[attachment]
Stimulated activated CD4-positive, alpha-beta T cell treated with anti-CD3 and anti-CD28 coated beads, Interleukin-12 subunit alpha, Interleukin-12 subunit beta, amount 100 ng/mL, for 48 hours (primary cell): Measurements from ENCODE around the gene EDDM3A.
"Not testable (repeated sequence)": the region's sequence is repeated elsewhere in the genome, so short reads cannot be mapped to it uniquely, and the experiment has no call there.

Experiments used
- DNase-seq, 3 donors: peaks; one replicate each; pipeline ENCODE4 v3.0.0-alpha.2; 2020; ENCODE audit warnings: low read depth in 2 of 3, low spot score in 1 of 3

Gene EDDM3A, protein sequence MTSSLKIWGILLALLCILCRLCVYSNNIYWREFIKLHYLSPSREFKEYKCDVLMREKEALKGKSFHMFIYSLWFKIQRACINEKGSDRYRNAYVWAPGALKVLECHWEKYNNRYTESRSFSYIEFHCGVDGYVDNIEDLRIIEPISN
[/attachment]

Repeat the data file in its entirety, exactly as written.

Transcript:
Stimulated activated CD4-positive, alpha-beta T cell treated with anti-CD3 and anti-CD28 coated beads, Interleukin-12 subunit alpha, Interleukin-12 subunit beta, amount 100 ng/mL, for 48 hours (primary cell): Measurements from ENCODE around the gene EDDM3A.
"Not testable (repeated sequence)": the region's sequence is repeated elsewhere in the genome, so short reads cannot be mapped to it uniquely, and the experiment has no call there.

Experiments used
- DNase-seq, 3 donors: peaks; one replicate each; pipeline ENCODE4 v3.0.0-alpha.2; 2020; ENCODE audit warnings: low read depth in 2 of 3, low spot score in 1 of 3

Gene EDDM3A, protein sequence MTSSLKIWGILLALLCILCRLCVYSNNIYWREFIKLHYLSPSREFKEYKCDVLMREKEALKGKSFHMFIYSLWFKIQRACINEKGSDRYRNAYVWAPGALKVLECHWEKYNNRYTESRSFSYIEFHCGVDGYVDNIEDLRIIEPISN